If you think that becoming a disciple of Jesus will lead to a settled, monotonous, status-quo, life that you’re in control of, think again.
From Will Willimon’s memoir, Accidental Preacher.
It’s odd that some characterize God’s creative work as the making of order and stability. I’ve found the opposite to be true; you’ll know it’s the Trinity if it’s disruptive. Because of God’s refusal to leave well enough alone, Christians’ lives are always on the verge of being out of control. Jesus intrudes among us not to care but to call. Disciples are made, not born. Jeremiah compared God’s ways with Israel to a potter pounding a lump of clay to make something out of a mess of mud (Jer. 18:1-12). Disruption — conversion, metanoia, relinquishment, detoxification, purgation, renovation—characterizes the work of the divinepotter who pounded Abraham, Mary, Paul, and maybe me. There are bound to be bonﬁres..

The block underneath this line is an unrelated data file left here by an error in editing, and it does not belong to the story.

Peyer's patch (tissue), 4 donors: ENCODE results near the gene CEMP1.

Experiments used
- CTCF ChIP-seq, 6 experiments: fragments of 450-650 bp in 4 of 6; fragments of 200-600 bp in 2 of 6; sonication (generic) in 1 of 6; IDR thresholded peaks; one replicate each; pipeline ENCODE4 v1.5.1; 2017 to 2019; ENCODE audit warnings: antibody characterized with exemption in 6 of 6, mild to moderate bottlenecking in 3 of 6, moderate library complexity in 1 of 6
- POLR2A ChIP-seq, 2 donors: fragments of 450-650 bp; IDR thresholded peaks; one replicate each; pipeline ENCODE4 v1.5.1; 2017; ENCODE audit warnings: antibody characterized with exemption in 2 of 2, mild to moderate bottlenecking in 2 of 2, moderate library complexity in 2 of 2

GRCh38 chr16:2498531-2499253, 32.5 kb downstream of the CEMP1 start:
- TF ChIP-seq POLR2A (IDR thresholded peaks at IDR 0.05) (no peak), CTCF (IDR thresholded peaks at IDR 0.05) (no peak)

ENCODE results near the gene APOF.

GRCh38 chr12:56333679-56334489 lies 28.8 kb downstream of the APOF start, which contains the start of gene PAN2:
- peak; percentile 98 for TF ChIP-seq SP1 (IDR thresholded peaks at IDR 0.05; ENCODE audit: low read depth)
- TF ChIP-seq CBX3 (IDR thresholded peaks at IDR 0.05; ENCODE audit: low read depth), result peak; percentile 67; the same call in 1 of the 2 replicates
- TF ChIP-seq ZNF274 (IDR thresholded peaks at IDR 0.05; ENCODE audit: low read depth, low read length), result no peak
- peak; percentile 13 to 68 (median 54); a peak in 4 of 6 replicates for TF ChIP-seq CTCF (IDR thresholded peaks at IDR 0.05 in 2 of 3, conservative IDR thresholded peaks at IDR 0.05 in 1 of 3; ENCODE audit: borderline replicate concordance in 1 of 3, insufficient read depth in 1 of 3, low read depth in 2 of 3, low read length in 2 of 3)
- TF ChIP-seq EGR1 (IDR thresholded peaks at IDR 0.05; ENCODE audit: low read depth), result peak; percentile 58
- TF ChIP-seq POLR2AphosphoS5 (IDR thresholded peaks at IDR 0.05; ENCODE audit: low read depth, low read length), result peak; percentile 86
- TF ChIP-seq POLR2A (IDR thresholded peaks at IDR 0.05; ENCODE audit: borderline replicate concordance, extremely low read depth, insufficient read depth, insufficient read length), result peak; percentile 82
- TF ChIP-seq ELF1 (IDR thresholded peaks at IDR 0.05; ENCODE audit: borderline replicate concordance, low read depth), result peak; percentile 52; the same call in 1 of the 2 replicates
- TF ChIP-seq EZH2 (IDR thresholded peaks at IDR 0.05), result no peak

Will Willimon, Accidental Preacher, Eerdmans, 2019, pg 92.